Each year there are fewer and fewer people, so there aren’t even that many they can turn to for help. It’s just Merciful and Gospel and the Minister. The Minister shares the words of righteousness: so a lot of nosy advice but not much by way of practicalities.
Merciful doesn’t know what to do. And that’s before she starts hearing something from the kitchen. Before she starts hearing her dead mother’s voice.
The Good: “It snowed the day our mother died, snow so hard and so soft at the same time that we could neither bury her nor take her out to the barn.”
Let me be very, very clear: this is the strangest, weirdest, most original book I’ve read all year.
Let me think twice about that…..
Nope, right the first time.
At first I thought — from her name and manner of speech — that Merciful and her brother lived in some type of religious settlement, one that has rejected modern conveniences, set slightly in the future. A place where most of those had left.
That’s a bit right. When Merciful talks about her world shrinking and people disappearing and the continuing sense of isolation, I thought it was a metaphor. A exaggeration. Instead — it’s real.
“For the rest, that was all our animals gone, and winter only just beginning, and that was a bad thing. Though if the fog was really coming, and the end of everything with it, I didn’t guess it much mattered.”
Merciful’s world is slowly ending, it is indeed a broken place, and somehow, for some reason, the small cabin that Merciful and Gospel shared with their mother and the strange Minister is hanging on. The Minister — what is the Minister? It’s always been a part of their lives. It’s like the table in the kitchen.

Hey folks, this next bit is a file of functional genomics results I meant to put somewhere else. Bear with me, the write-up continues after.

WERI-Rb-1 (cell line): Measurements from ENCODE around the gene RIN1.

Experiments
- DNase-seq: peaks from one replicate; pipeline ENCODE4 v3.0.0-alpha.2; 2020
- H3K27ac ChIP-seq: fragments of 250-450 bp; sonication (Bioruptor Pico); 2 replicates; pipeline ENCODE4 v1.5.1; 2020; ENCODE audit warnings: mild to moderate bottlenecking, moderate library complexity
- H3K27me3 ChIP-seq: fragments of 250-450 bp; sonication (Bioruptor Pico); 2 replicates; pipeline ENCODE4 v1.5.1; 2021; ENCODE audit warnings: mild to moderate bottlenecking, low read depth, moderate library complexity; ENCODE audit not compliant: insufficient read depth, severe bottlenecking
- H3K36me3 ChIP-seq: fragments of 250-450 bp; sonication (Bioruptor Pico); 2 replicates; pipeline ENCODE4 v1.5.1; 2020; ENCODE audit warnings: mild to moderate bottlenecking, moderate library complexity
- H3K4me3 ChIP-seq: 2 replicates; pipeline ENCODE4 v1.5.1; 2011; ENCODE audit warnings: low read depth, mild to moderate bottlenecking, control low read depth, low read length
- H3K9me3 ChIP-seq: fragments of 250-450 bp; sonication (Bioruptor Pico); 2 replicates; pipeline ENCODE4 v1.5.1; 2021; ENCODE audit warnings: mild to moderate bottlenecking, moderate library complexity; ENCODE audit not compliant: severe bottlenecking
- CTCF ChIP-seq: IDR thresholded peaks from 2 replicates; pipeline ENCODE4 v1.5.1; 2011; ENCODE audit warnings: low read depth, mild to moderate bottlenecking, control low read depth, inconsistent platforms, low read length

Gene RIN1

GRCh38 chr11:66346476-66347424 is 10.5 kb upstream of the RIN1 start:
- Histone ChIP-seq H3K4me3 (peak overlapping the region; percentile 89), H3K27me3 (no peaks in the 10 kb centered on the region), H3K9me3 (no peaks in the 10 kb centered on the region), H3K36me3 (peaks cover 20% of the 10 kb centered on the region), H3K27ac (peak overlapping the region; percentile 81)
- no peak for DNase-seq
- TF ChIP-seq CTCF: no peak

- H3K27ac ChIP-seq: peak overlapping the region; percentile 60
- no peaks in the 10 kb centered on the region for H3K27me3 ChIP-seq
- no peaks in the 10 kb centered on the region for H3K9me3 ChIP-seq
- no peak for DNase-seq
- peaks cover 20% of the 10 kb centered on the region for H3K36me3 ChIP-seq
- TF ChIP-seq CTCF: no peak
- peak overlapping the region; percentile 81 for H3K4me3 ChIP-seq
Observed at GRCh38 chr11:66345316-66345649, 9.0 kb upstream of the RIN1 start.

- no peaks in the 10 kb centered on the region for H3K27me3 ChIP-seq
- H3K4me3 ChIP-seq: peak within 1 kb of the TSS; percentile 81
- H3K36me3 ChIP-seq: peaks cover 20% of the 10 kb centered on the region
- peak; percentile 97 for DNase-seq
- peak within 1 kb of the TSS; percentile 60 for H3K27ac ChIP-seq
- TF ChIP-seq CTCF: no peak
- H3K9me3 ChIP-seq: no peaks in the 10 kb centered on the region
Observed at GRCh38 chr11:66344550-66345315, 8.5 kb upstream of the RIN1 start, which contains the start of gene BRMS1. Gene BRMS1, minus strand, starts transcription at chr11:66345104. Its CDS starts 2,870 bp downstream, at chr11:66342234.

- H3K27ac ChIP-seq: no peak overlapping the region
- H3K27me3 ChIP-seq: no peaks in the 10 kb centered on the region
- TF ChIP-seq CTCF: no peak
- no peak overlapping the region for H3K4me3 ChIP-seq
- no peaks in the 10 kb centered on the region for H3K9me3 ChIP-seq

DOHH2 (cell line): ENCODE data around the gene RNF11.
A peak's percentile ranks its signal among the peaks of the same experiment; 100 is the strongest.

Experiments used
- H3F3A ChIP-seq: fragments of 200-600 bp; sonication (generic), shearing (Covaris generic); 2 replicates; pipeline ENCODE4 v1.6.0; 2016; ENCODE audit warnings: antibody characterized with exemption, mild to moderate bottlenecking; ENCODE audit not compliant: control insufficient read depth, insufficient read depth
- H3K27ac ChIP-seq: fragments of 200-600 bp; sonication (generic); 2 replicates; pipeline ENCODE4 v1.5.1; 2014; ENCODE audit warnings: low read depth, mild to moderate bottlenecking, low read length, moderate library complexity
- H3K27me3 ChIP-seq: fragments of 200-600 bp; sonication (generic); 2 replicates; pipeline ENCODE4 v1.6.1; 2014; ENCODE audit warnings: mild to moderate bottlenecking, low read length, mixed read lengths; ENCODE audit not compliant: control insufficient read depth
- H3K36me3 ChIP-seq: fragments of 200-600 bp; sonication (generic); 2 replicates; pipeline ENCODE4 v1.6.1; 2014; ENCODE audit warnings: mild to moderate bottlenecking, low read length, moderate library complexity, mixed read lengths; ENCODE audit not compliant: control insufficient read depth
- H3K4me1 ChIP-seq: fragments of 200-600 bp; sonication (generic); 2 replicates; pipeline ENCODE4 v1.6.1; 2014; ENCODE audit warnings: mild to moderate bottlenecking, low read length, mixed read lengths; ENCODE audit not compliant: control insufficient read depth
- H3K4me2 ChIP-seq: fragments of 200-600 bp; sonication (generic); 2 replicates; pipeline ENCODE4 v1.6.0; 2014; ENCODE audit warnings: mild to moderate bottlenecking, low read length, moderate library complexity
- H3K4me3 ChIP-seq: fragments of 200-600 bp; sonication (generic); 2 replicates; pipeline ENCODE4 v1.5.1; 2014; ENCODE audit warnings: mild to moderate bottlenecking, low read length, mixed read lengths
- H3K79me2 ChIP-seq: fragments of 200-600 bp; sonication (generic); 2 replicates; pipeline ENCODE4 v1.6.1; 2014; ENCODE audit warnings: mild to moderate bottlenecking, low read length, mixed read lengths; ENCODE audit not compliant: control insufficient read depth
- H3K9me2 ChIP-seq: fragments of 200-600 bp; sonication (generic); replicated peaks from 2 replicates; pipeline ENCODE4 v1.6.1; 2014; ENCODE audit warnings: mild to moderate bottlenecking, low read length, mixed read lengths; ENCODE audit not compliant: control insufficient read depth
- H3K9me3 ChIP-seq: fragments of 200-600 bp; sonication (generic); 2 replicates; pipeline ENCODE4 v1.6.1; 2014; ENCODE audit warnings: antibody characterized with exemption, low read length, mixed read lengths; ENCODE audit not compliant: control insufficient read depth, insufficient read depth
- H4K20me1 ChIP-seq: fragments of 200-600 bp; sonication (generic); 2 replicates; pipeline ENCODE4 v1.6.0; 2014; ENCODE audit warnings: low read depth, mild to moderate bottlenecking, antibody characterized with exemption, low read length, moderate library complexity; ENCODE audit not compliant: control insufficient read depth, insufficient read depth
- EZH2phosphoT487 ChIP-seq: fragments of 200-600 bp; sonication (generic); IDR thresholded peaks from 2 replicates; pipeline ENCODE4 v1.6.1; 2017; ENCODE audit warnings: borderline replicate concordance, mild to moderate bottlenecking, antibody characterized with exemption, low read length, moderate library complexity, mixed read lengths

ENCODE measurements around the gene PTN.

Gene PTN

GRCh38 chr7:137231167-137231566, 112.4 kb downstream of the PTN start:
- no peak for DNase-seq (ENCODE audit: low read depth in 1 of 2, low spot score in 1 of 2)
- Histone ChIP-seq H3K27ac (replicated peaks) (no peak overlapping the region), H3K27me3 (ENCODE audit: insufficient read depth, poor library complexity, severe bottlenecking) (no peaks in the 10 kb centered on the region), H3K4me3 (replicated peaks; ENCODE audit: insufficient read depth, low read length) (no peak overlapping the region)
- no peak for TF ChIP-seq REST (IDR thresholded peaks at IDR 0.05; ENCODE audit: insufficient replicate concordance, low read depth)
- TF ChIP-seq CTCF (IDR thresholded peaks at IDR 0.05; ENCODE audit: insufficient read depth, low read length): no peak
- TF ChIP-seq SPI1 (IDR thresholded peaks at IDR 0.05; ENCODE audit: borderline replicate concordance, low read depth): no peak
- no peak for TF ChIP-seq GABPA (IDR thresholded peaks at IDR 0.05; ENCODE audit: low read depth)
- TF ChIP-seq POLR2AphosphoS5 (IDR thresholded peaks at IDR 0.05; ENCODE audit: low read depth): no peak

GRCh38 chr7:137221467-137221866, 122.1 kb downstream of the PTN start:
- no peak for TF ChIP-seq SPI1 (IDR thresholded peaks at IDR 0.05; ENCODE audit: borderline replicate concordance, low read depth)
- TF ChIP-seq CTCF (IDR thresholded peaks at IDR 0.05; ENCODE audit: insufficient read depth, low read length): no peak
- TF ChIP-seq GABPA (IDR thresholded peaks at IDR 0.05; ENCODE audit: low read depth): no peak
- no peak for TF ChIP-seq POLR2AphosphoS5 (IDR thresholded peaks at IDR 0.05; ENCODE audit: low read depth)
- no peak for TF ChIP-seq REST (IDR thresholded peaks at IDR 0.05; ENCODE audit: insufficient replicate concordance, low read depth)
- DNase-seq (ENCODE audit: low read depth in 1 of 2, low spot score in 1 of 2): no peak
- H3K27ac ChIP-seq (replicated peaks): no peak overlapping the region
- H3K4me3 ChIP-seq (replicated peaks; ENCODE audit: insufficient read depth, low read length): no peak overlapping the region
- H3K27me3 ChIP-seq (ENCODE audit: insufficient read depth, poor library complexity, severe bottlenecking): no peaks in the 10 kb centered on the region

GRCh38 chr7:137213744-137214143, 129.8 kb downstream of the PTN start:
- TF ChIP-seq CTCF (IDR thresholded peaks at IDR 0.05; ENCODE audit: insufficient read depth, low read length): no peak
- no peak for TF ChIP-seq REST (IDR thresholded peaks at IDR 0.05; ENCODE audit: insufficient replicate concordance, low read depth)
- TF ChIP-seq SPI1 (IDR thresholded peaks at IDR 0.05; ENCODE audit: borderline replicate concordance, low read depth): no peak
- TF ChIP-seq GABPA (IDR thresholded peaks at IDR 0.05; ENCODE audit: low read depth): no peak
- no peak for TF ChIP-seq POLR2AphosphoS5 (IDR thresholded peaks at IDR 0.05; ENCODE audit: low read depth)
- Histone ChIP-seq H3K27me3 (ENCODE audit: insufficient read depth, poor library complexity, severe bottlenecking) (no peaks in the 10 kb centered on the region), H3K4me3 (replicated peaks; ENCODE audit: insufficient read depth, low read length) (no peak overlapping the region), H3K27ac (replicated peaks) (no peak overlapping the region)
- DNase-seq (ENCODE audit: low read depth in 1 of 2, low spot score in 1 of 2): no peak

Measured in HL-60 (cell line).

“I didn’t guess it much mattered.” If the world is ending, if everything is going, dying or disappearing into a fog, does anything matter?
As I read this, I kept thinking — really? A book about the world ending, not with a bang but a whimper, as fog slowly creeps in, as the cold descends, as the dead don’t stay dead, as the Minister warns and preaches and cautions and threatens. And the horror of Engines of the Broken World is not gore or slash or monsters. It’s the voice coming from her dead mother’s body, it’s the cold and fog, it’s the dwindling resources, it’s the growing sense that there may be no way out.
The voice coming from Merciful’s dead mother slowly begins to make sense. To call to Merciful. To make some sort of sense. It cautions Merciful about the “machine,” and the reader quickly realizes what the “machine” is. Merciful herself has never heard the term before. And the Minister, in it’s animal shape — and pay attention to that form — speaks. “I am a Minister of Grace, shaping the world to make it better, holier, more suited for the Lord.”
And Merciful looks at the Minister, and thinks, “It sounded like normal Minister talk, but I had never heard this line before, never in all the days of my life. I wondered if this was what Auntie had been talking about, because these words made it sound like the Minister was certainly changing things, making the world different. Destroying it, but maybe to save it?”
What is the nature of Merciful’s world? Is it, indeed, our world? Or is there something else going on?
Engines of the Broken World is about the end of the world, and what one young girl does as that world ends. It’s about discovering the origins of the world. It’s about God and faith and religion and belief. It’s about learning that the world may be destroyed — or saved — or both — and a decision having to be made, a decision only Merciful can make.
As I said — the strangest, weirdest, most original book I’ve read all year.
So, of course, it’s one of my Favorite Books Read in 2013.